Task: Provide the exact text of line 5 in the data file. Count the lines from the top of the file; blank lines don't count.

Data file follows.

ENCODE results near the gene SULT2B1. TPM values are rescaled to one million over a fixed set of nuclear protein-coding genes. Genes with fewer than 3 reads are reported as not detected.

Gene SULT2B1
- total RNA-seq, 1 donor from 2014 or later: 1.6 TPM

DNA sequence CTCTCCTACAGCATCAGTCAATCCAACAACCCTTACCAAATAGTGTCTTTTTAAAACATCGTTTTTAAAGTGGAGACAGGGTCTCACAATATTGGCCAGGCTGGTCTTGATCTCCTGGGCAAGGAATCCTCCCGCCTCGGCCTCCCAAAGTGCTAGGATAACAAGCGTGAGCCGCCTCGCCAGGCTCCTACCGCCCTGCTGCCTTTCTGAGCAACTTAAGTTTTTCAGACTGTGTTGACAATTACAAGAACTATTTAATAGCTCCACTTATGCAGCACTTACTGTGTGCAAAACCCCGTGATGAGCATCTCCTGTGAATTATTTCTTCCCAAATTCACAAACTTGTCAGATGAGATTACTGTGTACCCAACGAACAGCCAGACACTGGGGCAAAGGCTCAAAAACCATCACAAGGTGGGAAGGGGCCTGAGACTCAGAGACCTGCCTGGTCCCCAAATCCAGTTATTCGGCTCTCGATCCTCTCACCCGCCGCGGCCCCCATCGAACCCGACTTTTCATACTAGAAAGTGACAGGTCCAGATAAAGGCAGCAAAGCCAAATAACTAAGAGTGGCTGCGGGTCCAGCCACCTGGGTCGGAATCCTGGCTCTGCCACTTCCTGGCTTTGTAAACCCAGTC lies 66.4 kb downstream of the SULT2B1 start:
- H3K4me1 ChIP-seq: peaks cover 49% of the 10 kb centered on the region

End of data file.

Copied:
- H3K4me1 ChIP-seq: peaks cover 49% of the 10 kb centered on the region